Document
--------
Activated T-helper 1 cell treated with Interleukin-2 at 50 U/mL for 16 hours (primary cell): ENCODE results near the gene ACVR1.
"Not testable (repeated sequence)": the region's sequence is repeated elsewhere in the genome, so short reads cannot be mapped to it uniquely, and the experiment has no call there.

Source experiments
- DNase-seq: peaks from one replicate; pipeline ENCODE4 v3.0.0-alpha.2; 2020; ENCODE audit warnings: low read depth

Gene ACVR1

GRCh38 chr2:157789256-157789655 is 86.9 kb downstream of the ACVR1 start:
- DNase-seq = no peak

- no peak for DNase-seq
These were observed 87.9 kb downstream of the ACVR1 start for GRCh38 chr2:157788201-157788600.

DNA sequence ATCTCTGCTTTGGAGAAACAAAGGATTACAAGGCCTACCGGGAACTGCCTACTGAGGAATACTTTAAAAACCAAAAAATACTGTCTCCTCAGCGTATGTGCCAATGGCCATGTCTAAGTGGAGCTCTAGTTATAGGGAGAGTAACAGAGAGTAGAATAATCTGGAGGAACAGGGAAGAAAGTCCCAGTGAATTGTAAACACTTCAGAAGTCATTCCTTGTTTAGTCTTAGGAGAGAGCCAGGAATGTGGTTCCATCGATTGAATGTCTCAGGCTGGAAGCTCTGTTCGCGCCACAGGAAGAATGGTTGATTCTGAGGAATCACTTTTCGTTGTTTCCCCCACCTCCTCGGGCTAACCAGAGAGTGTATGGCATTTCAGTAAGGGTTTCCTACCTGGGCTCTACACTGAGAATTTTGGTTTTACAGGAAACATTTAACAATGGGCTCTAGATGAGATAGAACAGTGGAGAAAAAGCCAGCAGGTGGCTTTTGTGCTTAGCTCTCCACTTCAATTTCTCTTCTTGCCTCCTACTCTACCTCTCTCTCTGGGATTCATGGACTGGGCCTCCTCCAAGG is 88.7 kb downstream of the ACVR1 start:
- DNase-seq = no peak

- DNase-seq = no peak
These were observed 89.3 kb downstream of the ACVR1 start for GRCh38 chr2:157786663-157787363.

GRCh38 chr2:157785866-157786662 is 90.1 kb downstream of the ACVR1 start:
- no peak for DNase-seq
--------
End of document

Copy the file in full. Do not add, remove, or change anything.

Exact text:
Activated T-helper 1 cell treated with Interleukin-2 at 50 U/mL for 16 hours (primary cell): ENCODE results near the gene ACVR1.
"Not testable (repeated sequence)": the region's sequence is repeated elsewhere in the genome, so short reads cannot be mapped to it uniquely, and the experiment has no call there.

Source experiments
- DNase-seq: peaks from one replicate; pipeline ENCODE4 v3.0.0-alpha.2; 2020; ENCODE audit warnings: low read depth

Gene ACVR1

GRCh38 chr2:157789256-157789655 is 86.9 kb downstream of the ACVR1 start:
- DNase-seq = no peak

- no peak for DNase-seq
These were observed 87.9 kb downstream of the ACVR1 start for GRCh38 chr2:157788201-157788600.

DNA sequence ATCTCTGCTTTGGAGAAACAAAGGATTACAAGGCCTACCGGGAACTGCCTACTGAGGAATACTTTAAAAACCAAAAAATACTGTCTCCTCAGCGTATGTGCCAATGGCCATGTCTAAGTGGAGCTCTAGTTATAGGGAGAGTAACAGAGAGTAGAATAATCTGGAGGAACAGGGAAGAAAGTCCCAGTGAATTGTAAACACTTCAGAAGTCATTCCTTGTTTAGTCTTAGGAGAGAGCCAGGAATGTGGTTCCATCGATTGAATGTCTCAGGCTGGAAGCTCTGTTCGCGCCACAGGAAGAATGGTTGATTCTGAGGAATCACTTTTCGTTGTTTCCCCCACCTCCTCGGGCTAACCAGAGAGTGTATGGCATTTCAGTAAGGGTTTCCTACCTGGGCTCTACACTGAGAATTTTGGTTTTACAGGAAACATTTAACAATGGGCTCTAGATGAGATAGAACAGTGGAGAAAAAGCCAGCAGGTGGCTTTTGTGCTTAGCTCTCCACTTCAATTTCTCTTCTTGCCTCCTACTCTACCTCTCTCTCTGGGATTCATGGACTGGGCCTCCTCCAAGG is 88.7 kb downstream of the ACVR1 start:
- DNase-seq = no peak

- DNase-seq = no peak
These were observed 89.3 kb downstream of the ACVR1 start for GRCh38 chr2:157786663-157787363.

GRCh38 chr2:157785866-157786662 is 90.1 kb downstream of the ACVR1 start:
- no peak for DNase-seq